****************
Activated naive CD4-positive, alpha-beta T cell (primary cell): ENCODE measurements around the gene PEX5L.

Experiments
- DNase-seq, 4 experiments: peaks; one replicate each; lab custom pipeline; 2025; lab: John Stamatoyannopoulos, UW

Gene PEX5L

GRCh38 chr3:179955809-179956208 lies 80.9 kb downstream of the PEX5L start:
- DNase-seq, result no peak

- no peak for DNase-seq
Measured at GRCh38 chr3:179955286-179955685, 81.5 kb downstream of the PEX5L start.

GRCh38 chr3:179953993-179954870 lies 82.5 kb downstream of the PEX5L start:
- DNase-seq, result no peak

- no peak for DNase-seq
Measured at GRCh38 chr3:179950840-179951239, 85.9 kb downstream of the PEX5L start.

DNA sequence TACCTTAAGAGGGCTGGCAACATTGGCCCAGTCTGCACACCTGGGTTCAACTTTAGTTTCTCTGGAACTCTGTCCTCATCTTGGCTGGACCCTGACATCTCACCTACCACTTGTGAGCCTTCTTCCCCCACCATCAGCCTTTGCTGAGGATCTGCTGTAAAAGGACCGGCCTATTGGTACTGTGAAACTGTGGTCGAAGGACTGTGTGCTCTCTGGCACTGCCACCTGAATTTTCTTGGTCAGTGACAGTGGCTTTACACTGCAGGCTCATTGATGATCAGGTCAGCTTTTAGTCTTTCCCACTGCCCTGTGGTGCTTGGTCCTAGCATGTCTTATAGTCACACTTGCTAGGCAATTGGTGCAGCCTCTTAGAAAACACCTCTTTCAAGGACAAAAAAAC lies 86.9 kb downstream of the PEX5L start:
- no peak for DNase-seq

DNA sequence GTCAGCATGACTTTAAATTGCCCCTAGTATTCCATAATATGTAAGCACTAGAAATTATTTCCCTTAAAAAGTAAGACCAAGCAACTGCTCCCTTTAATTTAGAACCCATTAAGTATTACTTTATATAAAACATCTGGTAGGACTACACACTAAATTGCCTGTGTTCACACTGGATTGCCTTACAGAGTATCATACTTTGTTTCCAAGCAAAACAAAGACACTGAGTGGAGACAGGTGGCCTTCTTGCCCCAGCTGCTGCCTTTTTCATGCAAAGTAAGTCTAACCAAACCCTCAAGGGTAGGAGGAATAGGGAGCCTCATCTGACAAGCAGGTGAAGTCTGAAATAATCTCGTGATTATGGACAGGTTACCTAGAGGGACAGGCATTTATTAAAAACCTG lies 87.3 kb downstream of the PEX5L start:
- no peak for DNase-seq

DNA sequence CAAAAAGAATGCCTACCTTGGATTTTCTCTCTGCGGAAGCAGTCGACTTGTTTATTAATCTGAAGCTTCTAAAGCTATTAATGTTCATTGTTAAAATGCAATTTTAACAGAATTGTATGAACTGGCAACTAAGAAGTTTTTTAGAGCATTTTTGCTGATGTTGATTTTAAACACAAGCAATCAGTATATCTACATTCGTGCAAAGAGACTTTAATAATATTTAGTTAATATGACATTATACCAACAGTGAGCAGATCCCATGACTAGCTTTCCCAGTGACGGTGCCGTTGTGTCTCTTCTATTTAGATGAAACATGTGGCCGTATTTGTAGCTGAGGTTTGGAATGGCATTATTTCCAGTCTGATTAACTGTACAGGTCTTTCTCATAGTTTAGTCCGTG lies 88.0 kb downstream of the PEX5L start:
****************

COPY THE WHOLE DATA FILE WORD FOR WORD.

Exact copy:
Activated naive CD4-positive, alpha-beta T cell (primary cell): ENCODE measurements around the gene PEX5L.

Experiments
- DNase-seq, 4 experiments: peaks; one replicate each; lab custom pipeline; 2025; lab: John Stamatoyannopoulos, UW

Gene PEX5L

GRCh38 chr3:179955809-179956208 lies 80.9 kb downstream of the PEX5L start:
- DNase-seq, result no peak

- no peak for DNase-seq
Measured at GRCh38 chr3:179955286-179955685, 81.5 kb downstream of the PEX5L start.

GRCh38 chr3:179953993-179954870 lies 82.5 kb downstream of the PEX5L start:
- DNase-seq, result no peak

- no peak for DNase-seq
Measured at GRCh38 chr3:179950840-179951239, 85.9 kb downstream of the PEX5L start.

DNA sequence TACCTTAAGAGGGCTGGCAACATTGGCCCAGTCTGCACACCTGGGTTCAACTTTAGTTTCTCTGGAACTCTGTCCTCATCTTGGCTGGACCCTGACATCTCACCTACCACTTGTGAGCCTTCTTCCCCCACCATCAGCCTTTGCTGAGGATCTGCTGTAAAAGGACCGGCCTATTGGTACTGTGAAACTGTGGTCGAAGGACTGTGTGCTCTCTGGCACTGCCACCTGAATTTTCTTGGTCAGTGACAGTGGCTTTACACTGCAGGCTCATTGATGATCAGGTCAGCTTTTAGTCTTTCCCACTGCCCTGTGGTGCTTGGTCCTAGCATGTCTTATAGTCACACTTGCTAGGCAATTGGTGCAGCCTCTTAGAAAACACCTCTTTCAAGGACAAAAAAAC lies 86.9 kb downstream of the PEX5L start:
- no peak for DNase-seq

DNA sequence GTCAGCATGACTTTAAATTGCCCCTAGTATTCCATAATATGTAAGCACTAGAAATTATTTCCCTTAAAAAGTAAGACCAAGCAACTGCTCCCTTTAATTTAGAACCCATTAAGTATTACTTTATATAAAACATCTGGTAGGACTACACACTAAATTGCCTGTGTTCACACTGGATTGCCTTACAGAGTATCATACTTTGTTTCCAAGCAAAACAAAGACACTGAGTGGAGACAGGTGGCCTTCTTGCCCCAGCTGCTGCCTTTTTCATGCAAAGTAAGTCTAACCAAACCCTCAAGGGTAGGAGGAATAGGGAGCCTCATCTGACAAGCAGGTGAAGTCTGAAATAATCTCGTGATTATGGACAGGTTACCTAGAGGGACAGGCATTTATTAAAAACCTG lies 87.3 kb downstream of the PEX5L start:
- no peak for DNase-seq

DNA sequence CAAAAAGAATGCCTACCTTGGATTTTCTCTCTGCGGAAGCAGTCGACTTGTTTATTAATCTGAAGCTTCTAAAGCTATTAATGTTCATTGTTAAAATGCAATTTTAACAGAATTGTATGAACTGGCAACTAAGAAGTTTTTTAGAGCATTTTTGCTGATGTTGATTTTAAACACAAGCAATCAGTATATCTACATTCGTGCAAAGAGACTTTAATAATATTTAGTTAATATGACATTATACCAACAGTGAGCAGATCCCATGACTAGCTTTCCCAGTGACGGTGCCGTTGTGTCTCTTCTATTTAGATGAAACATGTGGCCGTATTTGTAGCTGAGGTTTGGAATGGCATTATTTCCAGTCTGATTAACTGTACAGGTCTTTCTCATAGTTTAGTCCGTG lies 88.0 kb downstream of the PEX5L start: